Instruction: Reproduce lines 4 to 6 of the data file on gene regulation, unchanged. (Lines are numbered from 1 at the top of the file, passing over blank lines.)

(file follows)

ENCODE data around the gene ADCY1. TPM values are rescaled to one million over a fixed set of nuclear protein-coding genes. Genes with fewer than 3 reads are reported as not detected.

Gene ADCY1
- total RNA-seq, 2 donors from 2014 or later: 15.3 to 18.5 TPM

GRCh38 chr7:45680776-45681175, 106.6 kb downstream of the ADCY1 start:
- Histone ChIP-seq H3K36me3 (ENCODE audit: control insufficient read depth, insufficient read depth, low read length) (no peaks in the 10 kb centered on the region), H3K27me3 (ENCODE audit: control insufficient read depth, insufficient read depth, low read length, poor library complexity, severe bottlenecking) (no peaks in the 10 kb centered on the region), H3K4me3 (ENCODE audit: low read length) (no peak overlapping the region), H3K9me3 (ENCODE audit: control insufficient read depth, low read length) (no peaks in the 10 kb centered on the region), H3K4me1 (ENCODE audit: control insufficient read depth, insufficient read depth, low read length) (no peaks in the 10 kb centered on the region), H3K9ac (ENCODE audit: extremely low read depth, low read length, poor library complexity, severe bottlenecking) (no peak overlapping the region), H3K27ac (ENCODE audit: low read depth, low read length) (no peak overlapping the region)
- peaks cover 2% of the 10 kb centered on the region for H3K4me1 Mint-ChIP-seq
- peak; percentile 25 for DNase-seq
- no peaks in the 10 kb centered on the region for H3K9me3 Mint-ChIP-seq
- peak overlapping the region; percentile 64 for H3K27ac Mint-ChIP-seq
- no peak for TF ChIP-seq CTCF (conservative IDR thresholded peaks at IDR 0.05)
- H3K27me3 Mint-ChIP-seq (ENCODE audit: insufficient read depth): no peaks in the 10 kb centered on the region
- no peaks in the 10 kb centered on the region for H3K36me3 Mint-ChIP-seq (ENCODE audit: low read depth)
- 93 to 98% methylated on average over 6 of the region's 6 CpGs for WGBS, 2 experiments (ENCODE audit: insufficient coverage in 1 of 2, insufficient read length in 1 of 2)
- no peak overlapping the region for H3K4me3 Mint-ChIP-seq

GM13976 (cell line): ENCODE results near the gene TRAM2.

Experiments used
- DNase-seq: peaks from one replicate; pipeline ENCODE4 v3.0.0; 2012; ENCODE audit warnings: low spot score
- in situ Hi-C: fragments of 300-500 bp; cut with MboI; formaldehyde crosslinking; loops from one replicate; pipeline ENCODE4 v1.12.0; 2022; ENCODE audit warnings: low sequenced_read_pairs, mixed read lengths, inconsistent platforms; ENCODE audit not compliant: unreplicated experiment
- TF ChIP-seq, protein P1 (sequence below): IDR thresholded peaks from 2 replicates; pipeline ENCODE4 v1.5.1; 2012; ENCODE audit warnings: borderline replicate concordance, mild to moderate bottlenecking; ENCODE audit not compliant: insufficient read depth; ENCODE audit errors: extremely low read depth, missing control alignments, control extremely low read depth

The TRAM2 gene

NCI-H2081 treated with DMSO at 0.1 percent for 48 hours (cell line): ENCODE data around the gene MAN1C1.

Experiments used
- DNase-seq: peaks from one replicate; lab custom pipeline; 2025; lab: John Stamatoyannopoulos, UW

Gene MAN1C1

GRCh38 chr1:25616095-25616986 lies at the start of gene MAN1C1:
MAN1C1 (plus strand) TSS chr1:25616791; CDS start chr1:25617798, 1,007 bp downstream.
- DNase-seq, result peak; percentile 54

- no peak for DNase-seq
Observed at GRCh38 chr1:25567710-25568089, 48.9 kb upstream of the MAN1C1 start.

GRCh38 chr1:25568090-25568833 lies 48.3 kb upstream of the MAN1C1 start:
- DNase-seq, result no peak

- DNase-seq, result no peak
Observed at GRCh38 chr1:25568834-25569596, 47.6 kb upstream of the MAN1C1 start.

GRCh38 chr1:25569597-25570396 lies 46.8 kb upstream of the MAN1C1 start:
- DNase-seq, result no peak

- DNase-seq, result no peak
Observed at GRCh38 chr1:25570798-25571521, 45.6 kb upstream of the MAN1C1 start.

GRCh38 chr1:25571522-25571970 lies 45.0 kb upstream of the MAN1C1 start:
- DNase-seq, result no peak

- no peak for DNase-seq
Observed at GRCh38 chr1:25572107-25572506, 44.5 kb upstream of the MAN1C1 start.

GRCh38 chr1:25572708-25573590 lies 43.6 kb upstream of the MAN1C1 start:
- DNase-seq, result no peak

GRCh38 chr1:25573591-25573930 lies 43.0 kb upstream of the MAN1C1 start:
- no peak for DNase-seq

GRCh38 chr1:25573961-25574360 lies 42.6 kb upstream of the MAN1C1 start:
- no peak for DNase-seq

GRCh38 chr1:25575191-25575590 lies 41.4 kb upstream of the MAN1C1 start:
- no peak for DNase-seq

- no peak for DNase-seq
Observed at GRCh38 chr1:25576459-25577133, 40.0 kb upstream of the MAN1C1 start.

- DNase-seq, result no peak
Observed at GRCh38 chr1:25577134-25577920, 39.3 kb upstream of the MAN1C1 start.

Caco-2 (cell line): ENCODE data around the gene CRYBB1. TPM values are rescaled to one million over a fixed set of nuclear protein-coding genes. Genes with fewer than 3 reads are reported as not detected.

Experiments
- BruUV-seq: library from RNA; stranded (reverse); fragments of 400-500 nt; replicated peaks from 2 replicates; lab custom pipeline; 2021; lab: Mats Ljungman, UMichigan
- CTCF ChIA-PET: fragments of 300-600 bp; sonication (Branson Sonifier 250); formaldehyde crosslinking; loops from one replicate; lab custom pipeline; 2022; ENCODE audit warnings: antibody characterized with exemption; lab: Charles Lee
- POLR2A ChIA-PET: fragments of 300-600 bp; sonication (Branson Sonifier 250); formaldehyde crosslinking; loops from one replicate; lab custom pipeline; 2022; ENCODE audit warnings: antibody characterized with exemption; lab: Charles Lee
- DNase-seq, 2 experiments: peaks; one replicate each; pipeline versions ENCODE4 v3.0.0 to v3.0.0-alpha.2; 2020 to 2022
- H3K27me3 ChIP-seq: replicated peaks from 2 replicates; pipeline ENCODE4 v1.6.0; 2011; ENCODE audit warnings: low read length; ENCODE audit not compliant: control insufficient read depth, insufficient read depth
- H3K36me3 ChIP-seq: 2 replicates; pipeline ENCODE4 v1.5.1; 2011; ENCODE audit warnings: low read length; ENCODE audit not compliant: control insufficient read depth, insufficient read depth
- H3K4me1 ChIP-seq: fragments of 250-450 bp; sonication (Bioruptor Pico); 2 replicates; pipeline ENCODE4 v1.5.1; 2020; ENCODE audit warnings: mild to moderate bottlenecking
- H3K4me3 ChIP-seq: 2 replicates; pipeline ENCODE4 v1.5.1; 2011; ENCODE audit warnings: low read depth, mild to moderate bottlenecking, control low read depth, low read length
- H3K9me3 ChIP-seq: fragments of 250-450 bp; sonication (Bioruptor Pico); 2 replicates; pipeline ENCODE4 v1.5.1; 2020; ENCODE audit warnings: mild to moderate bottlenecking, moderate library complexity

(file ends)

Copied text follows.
GRCh38 chr7:45680776-45681175, 106.6 kb downstream of the ADCY1 start:
- Histone ChIP-seq H3K36me3 (ENCODE audit: control insufficient read depth, insufficient read depth, low read length) (no peaks in the 10 kb centered on the region), H3K27me3 (ENCODE audit: control insufficient read depth, insufficient read depth, low read length, poor library complexity, severe bottlenecking) (no peaks in the 10 kb centered on the region), H3K4me3 (ENCODE audit: low read length) (no peak overlapping the region), H3K9me3 (ENCODE audit: control insufficient read depth, low read length) (no peaks in the 10 kb centered on the region), H3K4me1 (ENCODE audit: control insufficient read depth, insufficient read depth, low read length) (no peaks in the 10 kb centered on the region), H3K9ac (ENCODE audit: extremely low read depth, low read length, poor library complexity, severe bottlenecking) (no peak overlapping the region), H3K27ac (ENCODE audit: low read depth, low read length) (no peak overlapping the region)
- peaks cover 2% of the 10 kb centered on the region for H3K4me1 Mint-ChIP-seq